Author + information
- Taylor Hoyt1,
- Vikram Baruah2,
- Aydin Zahedivash3,
- Andrew Cabe4,
- Nathanael Phillips4 and
- Marc Feldman5
- 1Clayton Research Foundation, San Antonio, Texas, United States
- 2University of Texas at Austin, Austin, Texas, United States
- 3Dell Medical School, University of Texas, Austin, Texas, United States
- 4UTHSCSA, San Antonio, Texas, United States
- 5University of Texas Health Science Center at San Antonio, San Antonio, Texas, United States
Intravascular optical coherence tomography use in the cardiac catheterization laboratory setting has been limited, in part due to the complexity of image interpretation. TCFA can be falsely identified due to tissue morphologies that mimic them.
Fifty-four human coronary arteries were imaged ex vivo with a St. Jude ILUMIEN IVOCT system and then stained with H&E. After coregistration, regions of interest (ROI) were selected from the IVOCT and categorized as fibrous, calcium, lipid and necrosis. The necrosis category was constructed exclusively from ROIs of necrotic cores of TCFAs to better detect this lesion. Texture features were extracted from the ROIs and then input into tissue-specific neural networks. Additionally, values deduced from the A-scan profile of the image were used to weight pixels.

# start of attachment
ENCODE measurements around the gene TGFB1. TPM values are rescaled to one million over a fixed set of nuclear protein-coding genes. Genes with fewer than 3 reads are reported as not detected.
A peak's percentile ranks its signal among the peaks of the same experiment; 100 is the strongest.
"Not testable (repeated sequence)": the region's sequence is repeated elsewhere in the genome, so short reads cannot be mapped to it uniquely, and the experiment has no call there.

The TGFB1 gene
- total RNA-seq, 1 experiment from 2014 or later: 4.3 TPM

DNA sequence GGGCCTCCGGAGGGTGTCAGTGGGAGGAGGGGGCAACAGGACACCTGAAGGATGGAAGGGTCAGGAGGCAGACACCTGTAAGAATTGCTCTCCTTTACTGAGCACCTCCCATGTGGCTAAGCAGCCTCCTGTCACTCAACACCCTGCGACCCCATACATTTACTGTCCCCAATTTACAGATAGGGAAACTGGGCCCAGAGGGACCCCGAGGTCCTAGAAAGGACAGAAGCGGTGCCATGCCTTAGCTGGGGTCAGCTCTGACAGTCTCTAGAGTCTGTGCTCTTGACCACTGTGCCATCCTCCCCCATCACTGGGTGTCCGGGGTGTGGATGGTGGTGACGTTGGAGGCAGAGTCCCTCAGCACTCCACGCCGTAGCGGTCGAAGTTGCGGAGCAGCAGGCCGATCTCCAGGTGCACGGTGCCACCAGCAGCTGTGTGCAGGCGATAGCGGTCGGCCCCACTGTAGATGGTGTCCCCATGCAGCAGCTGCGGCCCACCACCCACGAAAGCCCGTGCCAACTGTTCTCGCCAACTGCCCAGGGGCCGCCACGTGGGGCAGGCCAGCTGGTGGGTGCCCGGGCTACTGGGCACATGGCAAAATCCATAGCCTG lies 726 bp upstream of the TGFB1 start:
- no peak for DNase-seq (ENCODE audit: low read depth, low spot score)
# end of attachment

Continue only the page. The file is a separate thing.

When the networks are trained on a set of pixels, and then tested on different pixels in the same pullbacks, fibrous, calcium, lipid, and necrosis pixels were classified with 96, 93, 94, 88% accuracy, respectively. Accuracies for neural networks on independent arteries without retraining are 87, 82, 86, and 81%.
A histology-validated IVOCT-based automated plaque classification algorithm has been developed to colorize plaque composition in human coronary arteries. With minimal expert assistance, accuracies reported herein exceed previously reported values for pixel wise automated IVOCT plaque classification. Histological validation makes the presented method more reliable than expert observer-validated approaches.
IMAGING: Imaging: Intravascular